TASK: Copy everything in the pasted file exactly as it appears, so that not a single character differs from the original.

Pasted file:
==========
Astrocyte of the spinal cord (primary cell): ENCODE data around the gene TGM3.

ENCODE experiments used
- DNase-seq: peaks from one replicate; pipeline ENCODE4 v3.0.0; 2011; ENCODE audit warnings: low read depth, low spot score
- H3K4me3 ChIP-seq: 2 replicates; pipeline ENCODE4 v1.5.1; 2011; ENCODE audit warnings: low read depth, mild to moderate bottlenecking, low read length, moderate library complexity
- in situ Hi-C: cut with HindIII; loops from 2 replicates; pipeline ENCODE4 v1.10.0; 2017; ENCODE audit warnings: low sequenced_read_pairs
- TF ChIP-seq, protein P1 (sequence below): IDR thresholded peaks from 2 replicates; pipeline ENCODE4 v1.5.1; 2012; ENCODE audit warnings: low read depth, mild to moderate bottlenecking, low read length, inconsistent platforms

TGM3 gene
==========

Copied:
Astrocyte of the spinal cord (primary cell): ENCODE data around the gene TGM3.

ENCODE experiments used
- DNase-seq: peaks from one replicate; pipeline ENCODE4 v3.0.0; 2011; ENCODE audit warnings: low read depth, low spot score
- H3K4me3 ChIP-seq: 2 replicates; pipeline ENCODE4 v1.5.1; 2011; ENCODE audit warnings: low read depth, mild to moderate bottlenecking, low read length, moderate library complexity
- in situ Hi-C: cut with HindIII; loops from 2 replicates; pipeline ENCODE4 v1.10.0; 2017; ENCODE audit warnings: low sequenced_read_pairs
- TF ChIP-seq, protein P1 (sequence below): IDR thresholded peaks from 2 replicates; pipeline ENCODE4 v1.5.1; 2012; ENCODE audit warnings: low read depth, mild to moderate bottlenecking, low read length, inconsistent platforms

TGM3 gene